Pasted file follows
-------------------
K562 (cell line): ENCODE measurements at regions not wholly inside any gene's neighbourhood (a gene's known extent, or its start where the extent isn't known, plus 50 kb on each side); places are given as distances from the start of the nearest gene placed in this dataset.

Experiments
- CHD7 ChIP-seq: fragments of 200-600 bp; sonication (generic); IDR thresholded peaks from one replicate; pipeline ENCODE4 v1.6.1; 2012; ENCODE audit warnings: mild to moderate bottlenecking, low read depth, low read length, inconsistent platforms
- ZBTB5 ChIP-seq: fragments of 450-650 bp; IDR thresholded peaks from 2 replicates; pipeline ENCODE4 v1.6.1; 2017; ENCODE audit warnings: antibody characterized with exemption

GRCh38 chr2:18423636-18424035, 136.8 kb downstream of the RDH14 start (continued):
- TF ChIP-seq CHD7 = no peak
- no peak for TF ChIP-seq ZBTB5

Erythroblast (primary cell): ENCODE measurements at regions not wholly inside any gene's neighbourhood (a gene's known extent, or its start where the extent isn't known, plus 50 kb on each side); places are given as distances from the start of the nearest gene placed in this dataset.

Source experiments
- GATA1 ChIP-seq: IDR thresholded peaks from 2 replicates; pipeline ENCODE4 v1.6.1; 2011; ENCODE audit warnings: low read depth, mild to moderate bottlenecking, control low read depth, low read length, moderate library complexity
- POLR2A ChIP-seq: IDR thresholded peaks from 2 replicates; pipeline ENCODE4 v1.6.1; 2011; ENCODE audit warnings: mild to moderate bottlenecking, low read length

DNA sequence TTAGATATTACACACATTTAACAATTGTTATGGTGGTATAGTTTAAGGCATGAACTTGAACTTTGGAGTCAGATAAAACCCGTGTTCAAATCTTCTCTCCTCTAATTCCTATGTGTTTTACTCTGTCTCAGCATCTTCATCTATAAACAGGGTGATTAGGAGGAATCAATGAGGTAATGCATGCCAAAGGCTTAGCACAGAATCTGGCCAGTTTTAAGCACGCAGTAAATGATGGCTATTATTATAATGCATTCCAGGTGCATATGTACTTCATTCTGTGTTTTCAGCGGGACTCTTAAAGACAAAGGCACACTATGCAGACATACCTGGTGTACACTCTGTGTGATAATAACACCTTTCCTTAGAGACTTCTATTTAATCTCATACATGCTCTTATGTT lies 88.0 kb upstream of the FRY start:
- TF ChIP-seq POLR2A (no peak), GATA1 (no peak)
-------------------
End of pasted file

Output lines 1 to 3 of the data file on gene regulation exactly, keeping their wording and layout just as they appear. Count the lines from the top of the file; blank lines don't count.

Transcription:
K562 (cell line): ENCODE measurements at regions not wholly inside any gene's neighbourhood (a gene's known extent, or its start where the extent isn't known, plus 50 kb on each side); places are given as distances from the start of the nearest gene placed in this dataset.

Experiments
- CHD7 ChIP-seq: fragments of 200-600 bp; sonication (generic); IDR thresholded peaks from one replicate; pipeline ENCODE4 v1.6.1; 2012; ENCODE audit warnings: mild to moderate bottlenecking, low read depth, low read length, inconsistent platforms